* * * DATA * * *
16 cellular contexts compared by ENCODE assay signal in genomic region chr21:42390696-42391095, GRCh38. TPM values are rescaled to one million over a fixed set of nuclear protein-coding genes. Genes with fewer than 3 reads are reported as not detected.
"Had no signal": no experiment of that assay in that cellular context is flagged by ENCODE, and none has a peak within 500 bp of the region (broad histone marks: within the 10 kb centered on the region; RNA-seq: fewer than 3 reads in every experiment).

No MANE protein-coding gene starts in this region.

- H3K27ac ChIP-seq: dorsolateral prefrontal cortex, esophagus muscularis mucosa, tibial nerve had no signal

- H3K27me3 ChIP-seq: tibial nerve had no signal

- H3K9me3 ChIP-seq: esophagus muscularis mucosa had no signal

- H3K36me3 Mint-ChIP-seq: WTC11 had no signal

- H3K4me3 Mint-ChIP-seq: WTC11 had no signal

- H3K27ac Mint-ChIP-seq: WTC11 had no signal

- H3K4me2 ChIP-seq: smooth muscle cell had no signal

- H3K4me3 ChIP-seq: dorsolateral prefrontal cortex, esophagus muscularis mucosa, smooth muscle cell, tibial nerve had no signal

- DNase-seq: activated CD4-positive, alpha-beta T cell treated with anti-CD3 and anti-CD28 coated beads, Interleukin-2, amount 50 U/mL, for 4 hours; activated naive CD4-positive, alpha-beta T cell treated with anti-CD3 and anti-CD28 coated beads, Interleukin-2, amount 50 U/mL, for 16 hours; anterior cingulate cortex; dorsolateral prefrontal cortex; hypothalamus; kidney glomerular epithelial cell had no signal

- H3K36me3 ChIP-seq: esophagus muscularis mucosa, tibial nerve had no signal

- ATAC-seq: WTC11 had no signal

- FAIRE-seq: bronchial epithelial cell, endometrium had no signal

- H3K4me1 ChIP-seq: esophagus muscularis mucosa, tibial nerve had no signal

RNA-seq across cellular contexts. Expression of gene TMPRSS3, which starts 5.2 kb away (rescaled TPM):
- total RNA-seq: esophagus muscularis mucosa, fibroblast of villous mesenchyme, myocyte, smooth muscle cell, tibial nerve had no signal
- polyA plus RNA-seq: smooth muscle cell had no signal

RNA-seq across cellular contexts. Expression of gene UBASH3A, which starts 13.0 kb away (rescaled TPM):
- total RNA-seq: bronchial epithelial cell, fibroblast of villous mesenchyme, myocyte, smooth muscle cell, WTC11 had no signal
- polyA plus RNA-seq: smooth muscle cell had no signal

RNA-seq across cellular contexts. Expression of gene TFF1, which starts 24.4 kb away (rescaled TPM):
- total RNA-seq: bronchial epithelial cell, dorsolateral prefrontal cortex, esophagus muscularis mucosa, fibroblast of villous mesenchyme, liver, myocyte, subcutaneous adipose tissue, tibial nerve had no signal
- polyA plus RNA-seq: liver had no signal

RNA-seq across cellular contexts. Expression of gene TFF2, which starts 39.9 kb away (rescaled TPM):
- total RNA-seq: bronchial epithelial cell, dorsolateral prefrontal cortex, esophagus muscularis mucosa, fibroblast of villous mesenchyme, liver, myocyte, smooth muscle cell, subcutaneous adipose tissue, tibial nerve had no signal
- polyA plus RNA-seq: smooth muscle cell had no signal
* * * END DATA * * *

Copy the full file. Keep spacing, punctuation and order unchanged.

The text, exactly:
16 cellular contexts compared by ENCODE assay signal in genomic region chr21:42390696-42391095, GRCh38. TPM values are rescaled to one million over a fixed set of nuclear protein-coding genes. Genes with fewer than 3 reads are reported as not detected.
"Had no signal": no experiment of that assay in that cellular context is flagged by ENCODE, and none has a peak within 500 bp of the region (broad histone marks: within the 10 kb centered on the region; RNA-seq: fewer than 3 reads in every experiment).

No MANE protein-coding gene starts in this region.

- H3K27ac ChIP-seq: dorsolateral prefrontal cortex, esophagus muscularis mucosa, tibial nerve had no signal

- H3K27me3 ChIP-seq: tibial nerve had no signal

- H3K9me3 ChIP-seq: esophagus muscularis mucosa had no signal

- H3K36me3 Mint-ChIP-seq: WTC11 had no signal

- H3K4me3 Mint-ChIP-seq: WTC11 had no signal

- H3K27ac Mint-ChIP-seq: WTC11 had no signal

- H3K4me2 ChIP-seq: smooth muscle cell had no signal

- H3K4me3 ChIP-seq: dorsolateral prefrontal cortex, esophagus muscularis mucosa, smooth muscle cell, tibial nerve had no signal

- DNase-seq: activated CD4-positive, alpha-beta T cell treated with anti-CD3 and anti-CD28 coated beads, Interleukin-2, amount 50 U/mL, for 4 hours; activated naive CD4-positive, alpha-beta T cell treated with anti-CD3 and anti-CD28 coated beads, Interleukin-2, amount 50 U/mL, for 16 hours; anterior cingulate cortex; dorsolateral prefrontal cortex; hypothalamus; kidney glomerular epithelial cell had no signal

- H3K36me3 ChIP-seq: esophagus muscularis mucosa, tibial nerve had no signal

- ATAC-seq: WTC11 had no signal

- FAIRE-seq: bronchial epithelial cell, endometrium had no signal

- H3K4me1 ChIP-seq: esophagus muscularis mucosa, tibial nerve had no signal

RNA-seq across cellular contexts. Expression of gene TMPRSS3, which starts 5.2 kb away (rescaled TPM):
- total RNA-seq: esophagus muscularis mucosa, fibroblast of villous mesenchyme, myocyte, smooth muscle cell, tibial nerve had no signal
- polyA plus RNA-seq: smooth muscle cell had no signal

RNA-seq across cellular contexts. Expression of gene UBASH3A, which starts 13.0 kb away (rescaled TPM):
- total RNA-seq: bronchial epithelial cell, fibroblast of villous mesenchyme, myocyte, smooth muscle cell, WTC11 had no signal
- polyA plus RNA-seq: smooth muscle cell had no signal

RNA-seq across cellular contexts. Expression of gene TFF1, which starts 24.4 kb away (rescaled TPM):
- total RNA-seq: bronchial epithelial cell, dorsolateral prefrontal cortex, esophagus muscularis mucosa, fibroblast of villous mesenchyme, liver, myocyte, subcutaneous adipose tissue, tibial nerve had no signal
- polyA plus RNA-seq: liver had no signal

RNA-seq across cellular contexts. Expression of gene TFF2, which starts 39.9 kb away (rescaled TPM):
- total RNA-seq: bronchial epithelial cell, dorsolateral prefrontal cortex, esophagus muscularis mucosa, fibroblast of villous mesenchyme, liver, myocyte, smooth muscle cell, subcutaneous adipose tissue, tibial nerve had no signal
- polyA plus RNA-seq: smooth muscle cell had no signal